“That face carved in the serpent’s open mouth represents an ancestor who’s relaying a message from the afterlife.” She glanced at Cepeda, whose attention had wandered to the chamber’s dark corners again. Explaining further, Sonrisa said, “The man pictured is a trance brought on by drugs and spilling some of his own blood.”

Wide-eyed, the guide crossed himself and edged away.

“Where are you going?”

“I do not like this place.”

“But . . .”

He practically leaped out into the trench.

Sonrisa smiled and turned back to the inscriptions. She was photographing the text at the carved figure’s feet when lightning cracked overhead. Thunder shook the ground. Sonrisa yelped and dropped her cell phone; remembered Cepeda out there, and rushed to the exit.

The storm broke before she could lean out and call his name. Rain sheeted from the sky. Lightning flashed. Expecting him to leap inside at any minute, sheltering vines be damned, she backed away.

He didn’t appear, and soon water echoed the thunder, a cascade pouring off the ruin’s higher reaches into the trench beyond. Where was Cepeda? What is that coming down in the water? A small stone bounced into the chamber. Croton leaves swirled down, followed by entire plants.

The exit’s upper edge collapsed, pouring dirt and stones into the chamber.

Driven backward, Sonrisa curled onto the altar and hugged her backpack. Terror ripped from her throat, animal sounds all but lost in the roar of falling debris. Covering her face with her hands, she clamped her mouth shut. A tooth stabbed her lower lip; blood, warm and coppery, bathed her tongue. The stone beneath her vibrated; pebbles pelted her shoulders.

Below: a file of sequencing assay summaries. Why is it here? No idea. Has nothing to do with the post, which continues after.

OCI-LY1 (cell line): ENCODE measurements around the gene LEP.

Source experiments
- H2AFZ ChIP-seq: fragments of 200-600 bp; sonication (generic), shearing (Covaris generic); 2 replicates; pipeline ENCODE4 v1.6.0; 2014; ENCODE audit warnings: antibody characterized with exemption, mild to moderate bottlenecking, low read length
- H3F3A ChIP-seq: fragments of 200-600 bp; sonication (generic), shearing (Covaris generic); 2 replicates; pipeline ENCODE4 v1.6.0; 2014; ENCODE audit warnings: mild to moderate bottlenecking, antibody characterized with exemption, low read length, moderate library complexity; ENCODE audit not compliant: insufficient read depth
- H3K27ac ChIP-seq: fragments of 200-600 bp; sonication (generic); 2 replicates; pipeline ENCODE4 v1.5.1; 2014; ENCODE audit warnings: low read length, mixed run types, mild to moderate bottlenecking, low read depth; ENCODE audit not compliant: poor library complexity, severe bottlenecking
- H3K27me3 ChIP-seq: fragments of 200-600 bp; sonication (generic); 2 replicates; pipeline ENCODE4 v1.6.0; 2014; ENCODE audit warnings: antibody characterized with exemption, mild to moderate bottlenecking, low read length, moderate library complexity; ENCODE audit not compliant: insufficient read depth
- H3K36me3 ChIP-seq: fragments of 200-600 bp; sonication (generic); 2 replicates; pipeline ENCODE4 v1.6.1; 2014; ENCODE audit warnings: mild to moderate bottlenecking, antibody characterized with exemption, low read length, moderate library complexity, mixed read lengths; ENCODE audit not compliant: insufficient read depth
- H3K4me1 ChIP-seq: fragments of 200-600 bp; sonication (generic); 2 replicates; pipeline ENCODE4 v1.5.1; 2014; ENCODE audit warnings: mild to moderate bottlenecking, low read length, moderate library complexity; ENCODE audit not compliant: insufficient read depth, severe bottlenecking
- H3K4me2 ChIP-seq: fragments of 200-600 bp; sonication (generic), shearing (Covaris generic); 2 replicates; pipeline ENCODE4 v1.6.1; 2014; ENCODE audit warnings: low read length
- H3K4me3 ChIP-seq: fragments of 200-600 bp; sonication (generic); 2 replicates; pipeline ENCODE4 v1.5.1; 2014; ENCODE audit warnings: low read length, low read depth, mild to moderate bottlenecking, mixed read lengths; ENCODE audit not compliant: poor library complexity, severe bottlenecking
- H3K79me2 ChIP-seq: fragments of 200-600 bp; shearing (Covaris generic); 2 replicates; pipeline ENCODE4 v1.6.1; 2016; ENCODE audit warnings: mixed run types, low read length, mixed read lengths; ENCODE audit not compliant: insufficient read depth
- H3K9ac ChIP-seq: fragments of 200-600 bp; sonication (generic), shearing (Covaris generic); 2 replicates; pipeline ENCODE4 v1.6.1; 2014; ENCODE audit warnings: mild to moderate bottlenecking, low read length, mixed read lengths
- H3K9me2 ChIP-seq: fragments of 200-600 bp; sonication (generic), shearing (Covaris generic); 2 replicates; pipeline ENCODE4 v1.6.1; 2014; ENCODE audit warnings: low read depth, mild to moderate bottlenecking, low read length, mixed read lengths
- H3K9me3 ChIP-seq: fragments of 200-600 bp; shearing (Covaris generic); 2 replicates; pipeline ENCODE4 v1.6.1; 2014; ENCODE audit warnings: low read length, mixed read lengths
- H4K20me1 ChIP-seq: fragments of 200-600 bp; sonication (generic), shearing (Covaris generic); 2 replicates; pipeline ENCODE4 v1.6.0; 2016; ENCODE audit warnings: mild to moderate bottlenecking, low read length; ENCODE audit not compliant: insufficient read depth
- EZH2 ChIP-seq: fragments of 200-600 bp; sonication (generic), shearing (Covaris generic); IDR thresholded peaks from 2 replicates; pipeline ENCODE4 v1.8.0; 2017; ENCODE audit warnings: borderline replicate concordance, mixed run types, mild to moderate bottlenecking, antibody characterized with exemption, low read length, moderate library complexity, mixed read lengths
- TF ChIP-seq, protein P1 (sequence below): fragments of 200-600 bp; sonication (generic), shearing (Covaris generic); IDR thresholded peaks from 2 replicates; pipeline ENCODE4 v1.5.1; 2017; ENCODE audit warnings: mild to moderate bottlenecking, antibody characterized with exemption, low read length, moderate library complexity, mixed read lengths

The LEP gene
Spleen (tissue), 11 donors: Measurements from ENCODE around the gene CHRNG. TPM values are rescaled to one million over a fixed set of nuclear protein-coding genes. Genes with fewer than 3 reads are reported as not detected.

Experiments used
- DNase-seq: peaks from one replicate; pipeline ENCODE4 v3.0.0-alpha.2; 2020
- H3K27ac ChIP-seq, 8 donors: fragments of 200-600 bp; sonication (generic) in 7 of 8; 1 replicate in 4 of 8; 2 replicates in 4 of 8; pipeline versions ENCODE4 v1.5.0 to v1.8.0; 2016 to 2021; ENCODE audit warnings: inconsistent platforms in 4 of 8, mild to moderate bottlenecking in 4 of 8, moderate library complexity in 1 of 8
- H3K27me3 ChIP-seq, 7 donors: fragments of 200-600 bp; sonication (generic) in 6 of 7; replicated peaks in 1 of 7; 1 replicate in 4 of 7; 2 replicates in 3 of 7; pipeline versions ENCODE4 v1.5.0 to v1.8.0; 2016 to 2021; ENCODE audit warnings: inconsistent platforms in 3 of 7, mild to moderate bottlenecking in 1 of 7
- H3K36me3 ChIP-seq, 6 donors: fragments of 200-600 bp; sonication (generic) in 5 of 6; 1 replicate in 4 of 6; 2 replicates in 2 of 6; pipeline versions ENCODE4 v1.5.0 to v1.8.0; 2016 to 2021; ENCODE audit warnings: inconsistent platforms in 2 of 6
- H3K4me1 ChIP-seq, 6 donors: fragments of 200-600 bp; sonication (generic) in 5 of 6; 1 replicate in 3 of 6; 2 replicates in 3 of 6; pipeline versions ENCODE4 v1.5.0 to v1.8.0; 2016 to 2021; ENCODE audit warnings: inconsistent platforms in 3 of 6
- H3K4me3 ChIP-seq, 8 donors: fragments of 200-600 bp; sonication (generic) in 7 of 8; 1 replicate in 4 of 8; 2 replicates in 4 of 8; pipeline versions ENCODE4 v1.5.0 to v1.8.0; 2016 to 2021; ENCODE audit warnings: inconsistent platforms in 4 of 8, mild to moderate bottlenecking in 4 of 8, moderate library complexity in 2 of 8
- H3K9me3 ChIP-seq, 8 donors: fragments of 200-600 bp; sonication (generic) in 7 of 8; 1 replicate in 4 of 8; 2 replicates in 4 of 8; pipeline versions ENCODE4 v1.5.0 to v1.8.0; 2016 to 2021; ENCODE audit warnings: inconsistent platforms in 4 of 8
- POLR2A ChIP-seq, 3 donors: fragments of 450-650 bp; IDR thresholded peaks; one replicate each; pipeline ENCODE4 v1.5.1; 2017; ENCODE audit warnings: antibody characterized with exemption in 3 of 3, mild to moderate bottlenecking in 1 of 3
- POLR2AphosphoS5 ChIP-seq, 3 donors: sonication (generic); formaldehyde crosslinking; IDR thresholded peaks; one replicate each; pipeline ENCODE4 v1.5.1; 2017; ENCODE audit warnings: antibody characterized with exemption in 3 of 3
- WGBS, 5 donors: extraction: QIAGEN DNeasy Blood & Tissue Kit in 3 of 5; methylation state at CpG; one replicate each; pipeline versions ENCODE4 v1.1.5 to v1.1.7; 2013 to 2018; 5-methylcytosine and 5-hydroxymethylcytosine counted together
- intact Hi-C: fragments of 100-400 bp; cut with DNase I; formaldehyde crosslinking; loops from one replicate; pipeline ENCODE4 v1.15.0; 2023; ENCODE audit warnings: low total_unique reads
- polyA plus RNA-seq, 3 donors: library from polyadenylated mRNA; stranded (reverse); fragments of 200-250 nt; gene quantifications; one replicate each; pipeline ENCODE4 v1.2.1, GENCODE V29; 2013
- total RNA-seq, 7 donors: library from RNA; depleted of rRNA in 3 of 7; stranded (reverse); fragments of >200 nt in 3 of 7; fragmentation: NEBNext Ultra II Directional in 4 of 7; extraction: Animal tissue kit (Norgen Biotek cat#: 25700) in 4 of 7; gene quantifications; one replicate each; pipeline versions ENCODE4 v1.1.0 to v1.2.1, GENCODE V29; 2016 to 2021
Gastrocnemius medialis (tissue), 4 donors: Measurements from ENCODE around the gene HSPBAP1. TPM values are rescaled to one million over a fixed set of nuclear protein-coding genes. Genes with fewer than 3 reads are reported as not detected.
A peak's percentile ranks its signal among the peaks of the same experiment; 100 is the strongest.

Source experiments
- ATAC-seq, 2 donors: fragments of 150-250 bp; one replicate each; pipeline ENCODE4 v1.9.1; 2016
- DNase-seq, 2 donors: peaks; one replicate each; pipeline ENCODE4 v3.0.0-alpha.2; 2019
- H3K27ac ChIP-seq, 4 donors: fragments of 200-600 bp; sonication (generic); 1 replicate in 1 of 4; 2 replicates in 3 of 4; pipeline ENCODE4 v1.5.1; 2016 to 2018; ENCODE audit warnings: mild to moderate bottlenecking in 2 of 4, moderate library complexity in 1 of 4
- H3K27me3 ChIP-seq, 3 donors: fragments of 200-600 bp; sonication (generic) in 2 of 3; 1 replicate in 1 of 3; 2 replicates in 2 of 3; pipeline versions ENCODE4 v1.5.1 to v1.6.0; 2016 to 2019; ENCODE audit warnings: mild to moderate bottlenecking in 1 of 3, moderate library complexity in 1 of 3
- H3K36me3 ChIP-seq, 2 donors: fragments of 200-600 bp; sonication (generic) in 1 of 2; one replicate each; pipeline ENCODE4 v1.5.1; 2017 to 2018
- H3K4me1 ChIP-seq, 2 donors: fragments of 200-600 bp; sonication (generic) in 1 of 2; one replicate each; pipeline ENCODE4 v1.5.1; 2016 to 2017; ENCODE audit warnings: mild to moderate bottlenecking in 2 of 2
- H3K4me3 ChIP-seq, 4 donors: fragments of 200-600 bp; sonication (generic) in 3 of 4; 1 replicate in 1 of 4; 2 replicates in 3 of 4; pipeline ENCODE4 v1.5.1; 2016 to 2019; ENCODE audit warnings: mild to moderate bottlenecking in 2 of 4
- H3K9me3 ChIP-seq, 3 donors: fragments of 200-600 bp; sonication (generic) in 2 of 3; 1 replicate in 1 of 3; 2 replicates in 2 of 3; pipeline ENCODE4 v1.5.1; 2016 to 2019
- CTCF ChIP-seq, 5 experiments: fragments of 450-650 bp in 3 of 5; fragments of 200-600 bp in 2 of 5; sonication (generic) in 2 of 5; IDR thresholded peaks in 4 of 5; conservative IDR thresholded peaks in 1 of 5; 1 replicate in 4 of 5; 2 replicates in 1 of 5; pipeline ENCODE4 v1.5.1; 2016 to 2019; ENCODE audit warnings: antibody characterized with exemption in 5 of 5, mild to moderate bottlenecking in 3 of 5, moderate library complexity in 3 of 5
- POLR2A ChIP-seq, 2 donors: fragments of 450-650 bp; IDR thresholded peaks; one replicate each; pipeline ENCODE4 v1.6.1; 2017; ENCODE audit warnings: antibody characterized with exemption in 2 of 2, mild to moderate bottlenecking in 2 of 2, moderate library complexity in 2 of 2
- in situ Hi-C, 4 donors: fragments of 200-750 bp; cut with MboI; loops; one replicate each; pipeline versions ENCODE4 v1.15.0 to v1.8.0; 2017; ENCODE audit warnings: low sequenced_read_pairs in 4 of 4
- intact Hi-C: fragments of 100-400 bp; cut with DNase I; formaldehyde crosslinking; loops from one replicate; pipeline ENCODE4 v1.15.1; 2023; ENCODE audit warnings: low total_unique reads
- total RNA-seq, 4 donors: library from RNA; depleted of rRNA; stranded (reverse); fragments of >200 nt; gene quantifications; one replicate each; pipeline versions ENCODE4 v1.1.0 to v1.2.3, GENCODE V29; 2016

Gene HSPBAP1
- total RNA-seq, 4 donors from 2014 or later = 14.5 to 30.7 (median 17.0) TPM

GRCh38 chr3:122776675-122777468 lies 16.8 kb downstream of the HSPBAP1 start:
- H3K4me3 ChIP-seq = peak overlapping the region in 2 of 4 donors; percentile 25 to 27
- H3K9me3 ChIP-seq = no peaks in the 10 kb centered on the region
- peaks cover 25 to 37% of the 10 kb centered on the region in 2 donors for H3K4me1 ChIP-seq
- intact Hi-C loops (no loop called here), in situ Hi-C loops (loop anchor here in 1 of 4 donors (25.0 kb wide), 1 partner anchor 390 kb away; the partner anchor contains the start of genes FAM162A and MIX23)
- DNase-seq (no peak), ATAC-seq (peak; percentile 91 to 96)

At last, only the pulse hammering in her ears broke the silence. Airless heat pressed down, rekindling fear as a quiver in her stomach. Soon, she trembled so violently she could no longer hold her hands over her face.

A mere wraith of light broke the darkness. It came from somewhere high up. A whimper forced itself from between her lips. Feeling around for her Maglite, she found only pebbles. On the floor she crawled over sharp stones, patted debris that rose higher, and higher. Scrambling up, she ignored shards that tore her fingernails to the quick. A blob, prickly with roots, gave way beneath her right hand. Dumped face down she pounded with both fists and then levered herself into a handstand.

“Damned stinking mud. Damned stinking—”

The light that had caught her eye draped a silver chain across the darkness. No more than a crack, it drew her closer. Her mouth against the break, she shouted “Cepeda! Juan Cepeda!”

No response.

She called out a few more times, before giving it up. But he was out there somewhere, sheltered by the jungle he knew so well.

“He’ll come,” she declared. “He will come.”

Back on the altar she reclaimed her backpack with its precious bottled water, snacks, drawing, and first aid supplies. Not so necessary, except to her pride, she’d packed a foil–wrapped condom, not expecting to need it but to defy her ex’s claim she was too ambitious to interest a man, much less keep one. Anger burned in her chest. She squelched it by feeling around on the wall behind her, admiring the scribe’s artistry.